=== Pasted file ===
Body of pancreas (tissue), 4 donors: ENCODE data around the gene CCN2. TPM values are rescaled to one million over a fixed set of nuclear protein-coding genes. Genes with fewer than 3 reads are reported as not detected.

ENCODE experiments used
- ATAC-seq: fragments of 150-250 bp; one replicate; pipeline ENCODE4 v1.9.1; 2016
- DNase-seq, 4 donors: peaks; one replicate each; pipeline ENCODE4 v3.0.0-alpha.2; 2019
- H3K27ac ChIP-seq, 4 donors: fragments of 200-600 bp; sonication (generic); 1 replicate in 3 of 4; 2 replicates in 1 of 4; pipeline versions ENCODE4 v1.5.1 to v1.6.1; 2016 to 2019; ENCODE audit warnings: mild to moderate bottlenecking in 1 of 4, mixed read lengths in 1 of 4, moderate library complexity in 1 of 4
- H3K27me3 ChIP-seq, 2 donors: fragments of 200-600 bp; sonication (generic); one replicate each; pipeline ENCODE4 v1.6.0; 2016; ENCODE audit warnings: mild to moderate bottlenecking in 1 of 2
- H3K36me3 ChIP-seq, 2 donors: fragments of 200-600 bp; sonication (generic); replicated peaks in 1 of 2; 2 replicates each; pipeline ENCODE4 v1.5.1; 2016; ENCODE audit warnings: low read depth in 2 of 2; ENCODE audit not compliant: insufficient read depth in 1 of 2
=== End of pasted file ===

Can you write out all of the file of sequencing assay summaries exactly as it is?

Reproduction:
Body of pancreas (tissue), 4 donors: ENCODE data around the gene CCN2. TPM values are rescaled to one million over a fixed set of nuclear protein-coding genes. Genes with fewer than 3 reads are reported as not detected.

ENCODE experiments used
- ATAC-seq: fragments of 150-250 bp; one replicate; pipeline ENCODE4 v1.9.1; 2016
- DNase-seq, 4 donors: peaks; one replicate each; pipeline ENCODE4 v3.0.0-alpha.2; 2019
- H3K27ac ChIP-seq, 4 donors: fragments of 200-600 bp; sonication (generic); 1 replicate in 3 of 4; 2 replicates in 1 of 4; pipeline versions ENCODE4 v1.5.1 to v1.6.1; 2016 to 2019; ENCODE audit warnings: mild to moderate bottlenecking in 1 of 4, mixed read lengths in 1 of 4, moderate library complexity in 1 of 4
- H3K27me3 ChIP-seq, 2 donors: fragments of 200-600 bp; sonication (generic); one replicate each; pipeline ENCODE4 v1.6.0; 2016; ENCODE audit warnings: mild to moderate bottlenecking in 1 of 2
- H3K36me3 ChIP-seq, 2 donors: fragments of 200-600 bp; sonication (generic); replicated peaks in 1 of 2; 2 replicates each; pipeline ENCODE4 v1.5.1; 2016; ENCODE audit warnings: low read depth in 2 of 2; ENCODE audit not compliant: insufficient read depth in 1 of 2